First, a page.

Re: is ssh tunneling a security risk?

David: Among other tricks which can be played with SSH tunnels (for good or ill, just the facts) are that if you set up your external host to do "GatewayPorts yes" and open its firewall, you could accidentally (or intentionally, from your ITSec groups' point of view) allow anyone in the world to connect to your external host and traverse your SSH tunnel, in reverse, to the inside of your corporate LAN.

"Security risk" is always a subjective decision made by your IT Security group based on your organizations' priorities, assets, data, etc -- but my guess would be that if they feel it's a risk, it's probably due to your potential to bypass corporate firewalls for incoming traffic.

David M. Kaplan wrote:

My IT department is really heavy on security. From outside the
building, they have a rather complex system setup so that you can get
around the firewall and ssh into a single machine. From there, you have
to ssh into the machine you want to use.

To simplify things, I have been using a tunnel to hop from my machine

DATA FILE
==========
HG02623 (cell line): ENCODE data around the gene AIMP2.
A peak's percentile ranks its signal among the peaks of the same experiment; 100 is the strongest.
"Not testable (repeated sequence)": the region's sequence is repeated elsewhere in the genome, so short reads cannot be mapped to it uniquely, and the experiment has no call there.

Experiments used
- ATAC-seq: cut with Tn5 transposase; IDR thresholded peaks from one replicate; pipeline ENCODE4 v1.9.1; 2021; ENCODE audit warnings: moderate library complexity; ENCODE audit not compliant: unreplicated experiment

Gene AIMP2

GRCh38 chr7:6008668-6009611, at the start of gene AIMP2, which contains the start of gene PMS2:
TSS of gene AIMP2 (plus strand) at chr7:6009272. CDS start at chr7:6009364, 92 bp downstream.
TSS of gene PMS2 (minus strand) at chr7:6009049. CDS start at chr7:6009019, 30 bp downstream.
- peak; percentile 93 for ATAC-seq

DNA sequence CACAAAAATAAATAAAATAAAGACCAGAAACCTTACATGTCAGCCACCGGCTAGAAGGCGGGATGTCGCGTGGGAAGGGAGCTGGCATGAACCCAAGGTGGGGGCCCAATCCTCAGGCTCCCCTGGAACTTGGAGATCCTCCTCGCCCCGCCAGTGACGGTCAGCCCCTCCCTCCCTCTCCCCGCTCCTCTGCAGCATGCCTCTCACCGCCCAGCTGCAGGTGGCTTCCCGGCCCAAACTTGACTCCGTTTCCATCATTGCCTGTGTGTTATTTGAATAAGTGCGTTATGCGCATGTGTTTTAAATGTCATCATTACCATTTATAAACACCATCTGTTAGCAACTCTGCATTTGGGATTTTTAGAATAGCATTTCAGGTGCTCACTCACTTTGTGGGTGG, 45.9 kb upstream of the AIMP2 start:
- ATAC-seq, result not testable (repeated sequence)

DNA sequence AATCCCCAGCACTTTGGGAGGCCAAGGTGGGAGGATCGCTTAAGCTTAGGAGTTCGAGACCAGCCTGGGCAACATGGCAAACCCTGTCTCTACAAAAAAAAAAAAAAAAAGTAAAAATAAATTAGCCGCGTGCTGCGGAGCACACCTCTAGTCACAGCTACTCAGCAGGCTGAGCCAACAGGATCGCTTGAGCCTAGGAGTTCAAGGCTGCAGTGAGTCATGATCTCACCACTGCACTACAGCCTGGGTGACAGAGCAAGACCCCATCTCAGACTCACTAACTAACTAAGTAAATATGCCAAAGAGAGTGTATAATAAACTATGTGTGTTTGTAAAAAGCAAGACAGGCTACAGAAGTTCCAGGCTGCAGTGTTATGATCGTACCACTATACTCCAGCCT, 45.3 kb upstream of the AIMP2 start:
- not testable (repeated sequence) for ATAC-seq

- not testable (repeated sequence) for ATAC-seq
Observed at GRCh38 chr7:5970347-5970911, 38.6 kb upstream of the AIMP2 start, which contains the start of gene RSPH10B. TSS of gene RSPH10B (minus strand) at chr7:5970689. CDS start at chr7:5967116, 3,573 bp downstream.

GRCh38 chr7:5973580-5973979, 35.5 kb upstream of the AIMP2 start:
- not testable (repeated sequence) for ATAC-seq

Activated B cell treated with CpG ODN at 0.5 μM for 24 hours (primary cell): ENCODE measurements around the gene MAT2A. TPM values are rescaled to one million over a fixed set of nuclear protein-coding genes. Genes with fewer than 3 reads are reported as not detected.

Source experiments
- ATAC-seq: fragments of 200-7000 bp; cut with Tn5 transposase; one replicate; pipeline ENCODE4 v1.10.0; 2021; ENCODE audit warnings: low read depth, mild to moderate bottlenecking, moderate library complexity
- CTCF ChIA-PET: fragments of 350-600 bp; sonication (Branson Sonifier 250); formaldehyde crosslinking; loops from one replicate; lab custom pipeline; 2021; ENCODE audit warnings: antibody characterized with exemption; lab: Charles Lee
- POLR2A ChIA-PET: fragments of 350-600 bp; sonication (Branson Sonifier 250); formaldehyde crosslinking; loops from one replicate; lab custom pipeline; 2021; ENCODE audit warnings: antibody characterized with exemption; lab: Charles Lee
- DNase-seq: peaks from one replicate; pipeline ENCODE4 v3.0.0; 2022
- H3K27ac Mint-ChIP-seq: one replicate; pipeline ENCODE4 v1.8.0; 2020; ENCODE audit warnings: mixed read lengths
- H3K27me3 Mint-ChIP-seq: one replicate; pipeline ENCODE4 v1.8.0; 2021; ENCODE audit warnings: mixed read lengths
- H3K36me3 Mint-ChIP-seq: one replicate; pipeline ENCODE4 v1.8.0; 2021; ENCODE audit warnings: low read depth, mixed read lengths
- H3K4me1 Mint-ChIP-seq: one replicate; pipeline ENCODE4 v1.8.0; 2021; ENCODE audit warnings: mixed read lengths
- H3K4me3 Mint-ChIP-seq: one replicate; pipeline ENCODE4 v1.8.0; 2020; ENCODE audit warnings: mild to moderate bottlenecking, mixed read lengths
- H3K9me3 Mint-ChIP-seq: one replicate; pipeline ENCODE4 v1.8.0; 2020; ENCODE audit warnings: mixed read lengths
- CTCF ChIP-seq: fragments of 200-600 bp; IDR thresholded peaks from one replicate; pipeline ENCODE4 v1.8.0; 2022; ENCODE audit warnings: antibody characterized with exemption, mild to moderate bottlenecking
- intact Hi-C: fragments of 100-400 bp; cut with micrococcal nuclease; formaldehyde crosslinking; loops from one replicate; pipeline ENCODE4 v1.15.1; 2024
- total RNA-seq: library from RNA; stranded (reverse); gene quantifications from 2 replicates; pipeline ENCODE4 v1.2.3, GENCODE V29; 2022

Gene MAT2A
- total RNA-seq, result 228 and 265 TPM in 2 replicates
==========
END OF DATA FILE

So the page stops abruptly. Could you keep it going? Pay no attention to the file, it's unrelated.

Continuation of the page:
directly (through the tunnel) to the machine I want to use in the
building. This has worked fine until a couple of days ago when IT
decided to prohibit tunneling for "security reasons" (attempting to use
the tunnel now responds with "channel 3: open failed: administratively
prohibited: open failed"). This has made it almost impossible to work
with the system.

What I am wondering is exactly what "security risk" does an ssh tunnel
pose? I thought you used an ssh tunnel to enhance security, not the
other way around. Can someone give me a reason why it is a risk to
leave this open or give me good arguments that I can forward to IT for
why they should not prohibit tunneling?